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Although I’ve been on this mental journey for quite some time, this last year finally brought me some answers; ones that I would’ve known all along if I had listened and trusted myself.

I had spent quality time hiking local mountain trails with my family of five.  The recommendation to have breakfast on a mountain peak dissolved when we learned the lift was only open on weekends.  The one local cafe to eat would not open for forty-five minutes.  The five of us were hungry and knew there was a long hike ahead but, at the hubs’ urging, we pushed forward anyway.  We hiked-in for 2.5 hours before our grumbling stomachs urged us to turn back.   All we had with us was water; erroneously thinking we would have a large breakfast at the summit and a local mart to purchase granola bars.  When all of our options dissipitated in the cool mountain air, we trudged on and told ourselves we wouldn’t hike in very far.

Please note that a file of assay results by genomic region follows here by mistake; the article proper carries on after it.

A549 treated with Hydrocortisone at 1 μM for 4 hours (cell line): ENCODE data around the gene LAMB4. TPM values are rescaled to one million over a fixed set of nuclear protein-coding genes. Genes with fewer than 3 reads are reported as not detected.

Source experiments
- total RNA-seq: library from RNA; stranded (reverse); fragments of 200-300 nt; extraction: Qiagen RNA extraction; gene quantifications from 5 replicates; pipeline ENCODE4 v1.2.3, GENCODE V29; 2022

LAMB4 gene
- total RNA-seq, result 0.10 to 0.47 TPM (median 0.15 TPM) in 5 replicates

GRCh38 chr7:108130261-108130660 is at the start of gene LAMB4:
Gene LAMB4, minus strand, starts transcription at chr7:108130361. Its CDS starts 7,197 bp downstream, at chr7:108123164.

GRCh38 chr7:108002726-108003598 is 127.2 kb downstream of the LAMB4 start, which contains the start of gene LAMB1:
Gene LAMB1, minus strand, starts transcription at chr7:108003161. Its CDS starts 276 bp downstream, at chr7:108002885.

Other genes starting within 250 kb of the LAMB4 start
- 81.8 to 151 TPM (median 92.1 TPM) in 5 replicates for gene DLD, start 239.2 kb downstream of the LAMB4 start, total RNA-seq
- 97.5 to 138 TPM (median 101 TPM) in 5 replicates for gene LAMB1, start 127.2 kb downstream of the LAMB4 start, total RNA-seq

But on this day, as we improvised and returned for dinner in the quaint, college village nearby, I shared my desire to visit a local garden and library.  The hubs and sons gave me blank stares and, knowingly, I heard the words none of them were saying.  This was not their thing but they knew I always liked doing family outings together.  When the hubs gently suggested I should go on my own, he hadn’t really considered that I would do it.  But I had known that this was something I would do, solo, and, with my family’s silent blessing, I planned my outing for the following day.  I am responsible for my own happiness.